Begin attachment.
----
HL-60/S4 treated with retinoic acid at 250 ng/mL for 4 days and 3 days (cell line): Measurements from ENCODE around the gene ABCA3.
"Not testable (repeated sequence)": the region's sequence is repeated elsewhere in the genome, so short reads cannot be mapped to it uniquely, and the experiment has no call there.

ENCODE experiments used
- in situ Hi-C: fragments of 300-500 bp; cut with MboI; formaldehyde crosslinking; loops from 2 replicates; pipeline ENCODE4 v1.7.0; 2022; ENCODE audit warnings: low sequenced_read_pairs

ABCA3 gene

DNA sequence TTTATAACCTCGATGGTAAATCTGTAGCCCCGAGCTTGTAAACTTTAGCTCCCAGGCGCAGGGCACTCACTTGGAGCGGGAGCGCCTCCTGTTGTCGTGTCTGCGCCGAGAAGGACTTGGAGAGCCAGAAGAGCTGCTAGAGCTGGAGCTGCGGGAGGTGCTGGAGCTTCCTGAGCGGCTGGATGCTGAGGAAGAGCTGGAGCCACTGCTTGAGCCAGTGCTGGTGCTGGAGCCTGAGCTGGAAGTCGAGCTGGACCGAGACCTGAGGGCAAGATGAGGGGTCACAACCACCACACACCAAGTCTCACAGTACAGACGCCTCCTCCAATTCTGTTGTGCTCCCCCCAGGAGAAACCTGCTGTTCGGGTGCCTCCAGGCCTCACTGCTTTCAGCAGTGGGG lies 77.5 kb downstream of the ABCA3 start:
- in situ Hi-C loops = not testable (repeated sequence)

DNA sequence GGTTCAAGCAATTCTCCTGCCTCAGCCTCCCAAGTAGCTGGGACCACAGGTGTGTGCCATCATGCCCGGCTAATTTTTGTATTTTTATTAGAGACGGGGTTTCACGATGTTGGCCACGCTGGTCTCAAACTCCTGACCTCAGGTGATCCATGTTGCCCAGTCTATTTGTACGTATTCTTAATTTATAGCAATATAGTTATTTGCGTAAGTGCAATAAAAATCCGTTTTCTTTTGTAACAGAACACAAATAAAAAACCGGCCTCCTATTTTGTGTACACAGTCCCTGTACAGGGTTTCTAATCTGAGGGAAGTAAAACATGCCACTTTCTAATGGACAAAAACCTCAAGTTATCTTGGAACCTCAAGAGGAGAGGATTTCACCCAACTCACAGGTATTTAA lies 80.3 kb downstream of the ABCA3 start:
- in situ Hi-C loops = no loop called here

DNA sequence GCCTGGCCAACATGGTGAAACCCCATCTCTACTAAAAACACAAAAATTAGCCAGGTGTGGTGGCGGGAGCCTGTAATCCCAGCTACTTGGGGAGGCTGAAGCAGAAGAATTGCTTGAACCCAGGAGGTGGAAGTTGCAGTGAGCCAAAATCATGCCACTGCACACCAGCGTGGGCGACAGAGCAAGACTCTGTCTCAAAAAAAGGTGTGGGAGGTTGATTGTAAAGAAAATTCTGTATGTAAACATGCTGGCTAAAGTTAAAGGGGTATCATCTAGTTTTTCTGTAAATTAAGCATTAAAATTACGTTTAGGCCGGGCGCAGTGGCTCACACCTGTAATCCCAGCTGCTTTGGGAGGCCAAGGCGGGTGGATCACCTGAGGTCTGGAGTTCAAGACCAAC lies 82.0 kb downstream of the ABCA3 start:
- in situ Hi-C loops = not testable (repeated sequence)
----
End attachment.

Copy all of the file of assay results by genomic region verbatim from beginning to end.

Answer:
HL-60/S4 treated with retinoic acid at 250 ng/mL for 4 days and 3 days (cell line): Measurements from ENCODE around the gene ABCA3.
"Not testable (repeated sequence)": the region's sequence is repeated elsewhere in the genome, so short reads cannot be mapped to it uniquely, and the experiment has no call there.

ENCODE experiments used
- in situ Hi-C: fragments of 300-500 bp; cut with MboI; formaldehyde crosslinking; loops from 2 replicates; pipeline ENCODE4 v1.7.0; 2022; ENCODE audit warnings: low sequenced_read_pairs

ABCA3 gene

DNA sequence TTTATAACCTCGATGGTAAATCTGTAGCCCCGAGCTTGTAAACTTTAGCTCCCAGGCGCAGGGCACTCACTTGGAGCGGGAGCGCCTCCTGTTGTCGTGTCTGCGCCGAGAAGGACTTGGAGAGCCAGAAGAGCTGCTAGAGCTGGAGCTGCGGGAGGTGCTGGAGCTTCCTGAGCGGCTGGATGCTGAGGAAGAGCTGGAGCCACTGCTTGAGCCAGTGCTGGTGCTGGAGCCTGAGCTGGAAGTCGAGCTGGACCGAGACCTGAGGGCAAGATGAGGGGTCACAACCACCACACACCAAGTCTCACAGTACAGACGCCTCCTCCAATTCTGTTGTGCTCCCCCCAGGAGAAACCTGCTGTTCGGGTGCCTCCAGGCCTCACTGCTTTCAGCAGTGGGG lies 77.5 kb downstream of the ABCA3 start:
- in situ Hi-C loops = not testable (repeated sequence)

DNA sequence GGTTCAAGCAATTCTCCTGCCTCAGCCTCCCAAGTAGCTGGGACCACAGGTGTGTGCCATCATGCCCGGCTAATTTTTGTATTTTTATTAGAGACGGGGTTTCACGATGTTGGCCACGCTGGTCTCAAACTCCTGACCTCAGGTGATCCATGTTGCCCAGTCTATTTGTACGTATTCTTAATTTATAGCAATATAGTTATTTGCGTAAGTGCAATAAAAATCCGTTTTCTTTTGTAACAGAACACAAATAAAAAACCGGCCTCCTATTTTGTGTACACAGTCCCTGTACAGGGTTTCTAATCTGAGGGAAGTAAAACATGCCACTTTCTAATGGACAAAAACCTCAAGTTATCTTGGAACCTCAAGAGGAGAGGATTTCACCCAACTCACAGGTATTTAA lies 80.3 kb downstream of the ABCA3 start:
- in situ Hi-C loops = no loop called here

DNA sequence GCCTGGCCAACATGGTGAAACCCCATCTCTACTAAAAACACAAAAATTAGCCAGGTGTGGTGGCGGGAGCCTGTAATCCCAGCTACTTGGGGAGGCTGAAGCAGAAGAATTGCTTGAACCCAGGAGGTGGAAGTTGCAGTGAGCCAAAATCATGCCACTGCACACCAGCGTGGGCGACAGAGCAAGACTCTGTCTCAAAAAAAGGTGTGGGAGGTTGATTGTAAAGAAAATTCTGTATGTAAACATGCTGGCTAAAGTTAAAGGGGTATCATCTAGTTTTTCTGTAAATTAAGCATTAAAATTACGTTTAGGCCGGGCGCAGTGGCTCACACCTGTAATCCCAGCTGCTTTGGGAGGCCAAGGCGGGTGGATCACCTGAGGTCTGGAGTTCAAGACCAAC lies 82.0 kb downstream of the ABCA3 start:
- in situ Hi-C loops = not testable (repeated sequence)